What’s in store for Umbrella contractors after April 2016?

Change is on the horizon for Umbrella contractors

Whilst the 2015 draft Finance Bill and Autumn Statement indicated less change is immediately on the cards for Limited Company contractors compared to their Umbrella contractor colleagues, there are still certain aspects planned for 2016 that all contractors need to be aware of.


What are these changes and how will they affect you?


Whilst no major changes were presented in the Autumn Statement, it’s likely that further announcements to IR35 will be made, post April. It was, however, announced that if you’re truly operating outside of IR35, then you are still able to claim for travel and subsistence (T&S), which is a major bonus for contractors that rely heavily on their T&S claims to increase their overall tax relief (after considering the 24 month rule).


Supervision, direction or control (SDC)

SDC will not apply to Limited Company contractors, if their contract is not caught inside IR35. So as a Limited Company contractor, as long as you ensure your contracts have undergone an IR35 risk assessment, you can rest easy knowing that SDC will not apply to you. With Intouch, you can have your contracts assessed as part of your all inclusive monthly service.


If your accountant doesn’t offer unlimited, free contract risk assessments, then it’s time to switch. With HMRC likely to once again sharpen their focus on IR35, it’s wise to be certain about the status of your contract.


The new SDC ‘test’ and the effects on Umbrella workers

April 6 will mark a significant change for Umbrella workers, as they will no longer be able to claim tax relief for their T&S expenses, if subject to SDC. It will be up to the Umbrella worker’s enlisted Umbrella service provider and end client to determine their SDC status, meaning that the Umbrella worker will not see a penny of their expenses until their status has been decided.


If you do pass the SDC test, you’ll then only be able to claim tax relief on your expenses via a Self Assessment Tax Return. You will have to pay your tax through PAYE throughout the year, then claim it back at the end of the tax year.


Whilst the finer details of SDC are yet to be announced, it’s clear that Umbrella workers are under the spotlight (with some industries more so than others), so make sure you keep an eye out for any further announcements that are to be made surrounding SDC.


Are you an Umbrella worker worried by SDC?

HMRC have provided some contractor scenarios to give you an indication on how certain careers may be affected. Whilst these scenarios can give you a good understanding of SDC, you should discuss it further with your Umbrella company to understand how they will support you during this time of change.


The Salary Sacrifice Test

If you’re an Umbrella worker that currently receives expense claims as part of your weekly / monthly payroll, then you’re going to notice a major difference come April 6. HMRC now view any form of expense payments within your salary as a salary sacrifice payment and are putting a stop to it.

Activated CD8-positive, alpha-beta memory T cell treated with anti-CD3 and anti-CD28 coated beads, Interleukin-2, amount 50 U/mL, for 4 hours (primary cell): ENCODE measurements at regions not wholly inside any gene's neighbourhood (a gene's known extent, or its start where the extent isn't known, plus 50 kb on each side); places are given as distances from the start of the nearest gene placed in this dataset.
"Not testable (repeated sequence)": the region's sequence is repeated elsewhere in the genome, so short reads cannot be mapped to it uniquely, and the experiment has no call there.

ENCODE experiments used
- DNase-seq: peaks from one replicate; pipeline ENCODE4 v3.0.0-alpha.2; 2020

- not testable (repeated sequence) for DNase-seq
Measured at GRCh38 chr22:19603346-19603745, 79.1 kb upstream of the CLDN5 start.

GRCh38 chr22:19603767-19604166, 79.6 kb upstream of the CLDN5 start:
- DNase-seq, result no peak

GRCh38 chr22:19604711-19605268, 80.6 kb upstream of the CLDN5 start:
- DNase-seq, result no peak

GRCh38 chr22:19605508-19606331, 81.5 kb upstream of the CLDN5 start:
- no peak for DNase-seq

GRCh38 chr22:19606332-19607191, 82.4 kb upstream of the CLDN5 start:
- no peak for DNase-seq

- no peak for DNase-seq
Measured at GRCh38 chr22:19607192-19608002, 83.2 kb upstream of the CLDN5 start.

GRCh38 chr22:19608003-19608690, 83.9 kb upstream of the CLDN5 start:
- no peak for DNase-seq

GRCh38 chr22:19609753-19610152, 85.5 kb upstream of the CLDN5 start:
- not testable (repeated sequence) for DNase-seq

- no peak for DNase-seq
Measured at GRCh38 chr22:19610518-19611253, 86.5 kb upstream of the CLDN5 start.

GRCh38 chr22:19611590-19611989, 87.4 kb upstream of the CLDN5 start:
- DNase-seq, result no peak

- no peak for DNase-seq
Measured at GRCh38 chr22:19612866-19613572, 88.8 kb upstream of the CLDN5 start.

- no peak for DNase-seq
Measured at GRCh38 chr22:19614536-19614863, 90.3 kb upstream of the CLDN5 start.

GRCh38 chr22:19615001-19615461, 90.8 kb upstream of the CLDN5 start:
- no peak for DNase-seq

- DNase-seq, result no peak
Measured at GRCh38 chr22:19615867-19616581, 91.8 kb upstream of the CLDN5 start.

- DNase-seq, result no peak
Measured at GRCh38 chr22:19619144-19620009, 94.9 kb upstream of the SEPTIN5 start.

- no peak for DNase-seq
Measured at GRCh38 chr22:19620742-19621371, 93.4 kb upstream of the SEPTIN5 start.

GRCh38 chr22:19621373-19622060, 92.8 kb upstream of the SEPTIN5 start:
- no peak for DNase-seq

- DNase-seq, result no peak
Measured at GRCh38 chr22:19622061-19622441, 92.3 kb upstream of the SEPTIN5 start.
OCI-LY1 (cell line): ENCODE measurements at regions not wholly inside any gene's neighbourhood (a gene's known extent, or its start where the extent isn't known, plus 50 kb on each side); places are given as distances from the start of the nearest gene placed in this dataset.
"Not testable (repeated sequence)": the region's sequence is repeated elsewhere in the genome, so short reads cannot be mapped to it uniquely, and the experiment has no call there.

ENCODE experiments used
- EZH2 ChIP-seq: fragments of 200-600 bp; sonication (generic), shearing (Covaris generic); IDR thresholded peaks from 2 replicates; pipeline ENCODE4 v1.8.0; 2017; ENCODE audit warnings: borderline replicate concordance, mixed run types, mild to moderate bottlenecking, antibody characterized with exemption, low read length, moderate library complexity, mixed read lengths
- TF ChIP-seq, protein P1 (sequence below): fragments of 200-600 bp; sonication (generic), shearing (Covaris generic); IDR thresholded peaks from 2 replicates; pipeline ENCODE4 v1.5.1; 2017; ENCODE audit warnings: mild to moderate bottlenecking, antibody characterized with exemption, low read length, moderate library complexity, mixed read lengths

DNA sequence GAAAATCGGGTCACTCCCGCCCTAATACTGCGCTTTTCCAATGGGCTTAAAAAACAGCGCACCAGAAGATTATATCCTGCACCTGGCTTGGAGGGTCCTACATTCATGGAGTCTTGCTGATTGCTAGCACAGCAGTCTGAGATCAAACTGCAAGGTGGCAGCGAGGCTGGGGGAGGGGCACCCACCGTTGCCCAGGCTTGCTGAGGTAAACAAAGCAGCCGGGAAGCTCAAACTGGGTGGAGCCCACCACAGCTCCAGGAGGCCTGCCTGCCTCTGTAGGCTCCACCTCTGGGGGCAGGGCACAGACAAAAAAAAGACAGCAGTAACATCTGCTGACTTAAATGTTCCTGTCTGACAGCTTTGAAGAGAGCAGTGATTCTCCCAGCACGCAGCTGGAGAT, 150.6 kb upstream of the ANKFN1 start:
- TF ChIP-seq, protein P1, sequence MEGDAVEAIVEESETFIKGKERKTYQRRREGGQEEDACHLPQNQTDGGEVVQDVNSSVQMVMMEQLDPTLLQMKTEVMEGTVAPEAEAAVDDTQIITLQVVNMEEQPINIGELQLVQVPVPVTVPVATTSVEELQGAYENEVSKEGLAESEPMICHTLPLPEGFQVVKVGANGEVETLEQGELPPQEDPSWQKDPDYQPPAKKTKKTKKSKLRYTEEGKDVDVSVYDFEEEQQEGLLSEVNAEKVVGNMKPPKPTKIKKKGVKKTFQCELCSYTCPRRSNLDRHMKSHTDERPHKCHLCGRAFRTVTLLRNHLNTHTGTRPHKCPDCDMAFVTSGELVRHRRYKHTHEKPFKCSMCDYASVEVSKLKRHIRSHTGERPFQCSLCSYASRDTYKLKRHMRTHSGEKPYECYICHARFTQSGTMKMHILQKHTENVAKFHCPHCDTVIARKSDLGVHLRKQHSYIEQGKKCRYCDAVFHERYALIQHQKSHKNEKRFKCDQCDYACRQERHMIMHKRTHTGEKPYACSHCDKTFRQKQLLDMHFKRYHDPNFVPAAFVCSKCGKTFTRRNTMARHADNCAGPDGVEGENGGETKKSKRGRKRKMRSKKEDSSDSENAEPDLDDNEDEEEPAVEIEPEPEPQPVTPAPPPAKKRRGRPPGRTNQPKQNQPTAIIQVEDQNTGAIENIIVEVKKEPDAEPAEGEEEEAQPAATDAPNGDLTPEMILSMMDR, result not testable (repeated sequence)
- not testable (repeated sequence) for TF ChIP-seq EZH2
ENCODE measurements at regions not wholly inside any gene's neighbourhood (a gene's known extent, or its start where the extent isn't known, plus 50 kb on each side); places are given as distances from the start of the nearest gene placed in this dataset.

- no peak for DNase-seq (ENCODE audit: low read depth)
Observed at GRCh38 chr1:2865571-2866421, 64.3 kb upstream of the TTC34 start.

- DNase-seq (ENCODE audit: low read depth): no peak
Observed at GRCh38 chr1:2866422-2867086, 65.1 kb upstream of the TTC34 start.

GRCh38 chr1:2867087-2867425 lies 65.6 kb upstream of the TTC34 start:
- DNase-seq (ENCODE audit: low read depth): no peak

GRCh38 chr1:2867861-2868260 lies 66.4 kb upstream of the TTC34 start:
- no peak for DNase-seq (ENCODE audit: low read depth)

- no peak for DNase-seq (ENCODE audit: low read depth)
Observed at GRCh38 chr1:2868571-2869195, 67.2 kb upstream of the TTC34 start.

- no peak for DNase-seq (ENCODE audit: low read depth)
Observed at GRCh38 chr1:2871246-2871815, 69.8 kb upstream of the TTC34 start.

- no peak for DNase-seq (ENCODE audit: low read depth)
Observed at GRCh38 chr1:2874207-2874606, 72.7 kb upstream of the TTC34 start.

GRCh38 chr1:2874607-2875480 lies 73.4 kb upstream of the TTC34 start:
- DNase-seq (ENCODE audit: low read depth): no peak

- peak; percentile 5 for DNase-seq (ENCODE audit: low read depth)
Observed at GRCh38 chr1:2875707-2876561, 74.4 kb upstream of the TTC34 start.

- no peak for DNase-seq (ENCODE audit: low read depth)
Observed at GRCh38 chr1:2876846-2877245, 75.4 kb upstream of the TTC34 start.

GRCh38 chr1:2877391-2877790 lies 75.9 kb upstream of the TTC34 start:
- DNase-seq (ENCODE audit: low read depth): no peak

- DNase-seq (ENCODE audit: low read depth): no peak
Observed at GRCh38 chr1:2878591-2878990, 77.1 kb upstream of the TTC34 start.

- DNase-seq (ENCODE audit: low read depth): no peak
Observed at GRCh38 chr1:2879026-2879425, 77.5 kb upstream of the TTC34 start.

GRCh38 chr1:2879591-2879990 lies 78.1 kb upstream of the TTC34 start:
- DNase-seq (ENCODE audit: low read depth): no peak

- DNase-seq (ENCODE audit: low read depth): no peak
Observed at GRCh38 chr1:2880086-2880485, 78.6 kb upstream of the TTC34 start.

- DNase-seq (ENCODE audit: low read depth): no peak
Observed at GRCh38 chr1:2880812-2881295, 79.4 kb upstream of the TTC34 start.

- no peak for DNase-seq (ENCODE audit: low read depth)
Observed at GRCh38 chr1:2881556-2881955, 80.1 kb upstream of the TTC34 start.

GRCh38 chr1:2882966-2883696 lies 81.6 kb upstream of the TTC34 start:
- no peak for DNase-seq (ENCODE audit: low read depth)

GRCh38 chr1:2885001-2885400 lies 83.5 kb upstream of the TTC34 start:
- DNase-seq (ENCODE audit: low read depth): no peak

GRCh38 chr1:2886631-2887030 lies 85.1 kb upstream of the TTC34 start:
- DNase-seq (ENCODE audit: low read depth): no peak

This means many Umbrella companies will change their approach to how expense claims are paid to their contractors and, as explained previously, Umbrella workers can only claim expenses once a year through the use of a Self Assessment Tax Return.


What a load of kerfuffle for serious contractors still using an Umbrella company!

If you’re a serious contractor that relies on the tax relief from your expenses and you see contracting as a long term option, it make sense to check and be sure that working under an Umbrella is still right for you.

It’s clear that Limited Company contractors have mostly been left untouched (for the foreseeable future) to get on with what they do best, so why not join them and continue to enjoy the benefits from contracting that you rely on the most?

Join the contracting revolution with an accountancy that champions Britain’s contractors! Things are changing, don’t be left behind…


This blog has been prepared by Intouch Accounting. While we have made every attempt to ensure that the information contained in this blog has been obtained from reliable sources, Intouch is not responsible for any errors or omissions, or for the results obtained from the use of this information. This blog should not be used as a substitute for consultation with professional accounting advisers. If you have any specific queries, please contact Intouch Accounting.

Budget changes: IT contractor worries in 2016

Budget changes amongst top worries for IT contractors in 2016


With the 2016 budget just around the corner, we look at the key concerns of the IT contractor sector and the challenges that the new budget may pose.


When we talk about contracting, people often think about IT contractors first. This is in part due to the historical demand for contractors in the IT industry, who often amass a huge breadth of experience by working for lots of different clients.


Research by IPSE, the Association of Independent Professionals and the Self Employed, shows a 71% increase, over the past seven years, in the number of independent professionals working in Information Technology and Communications.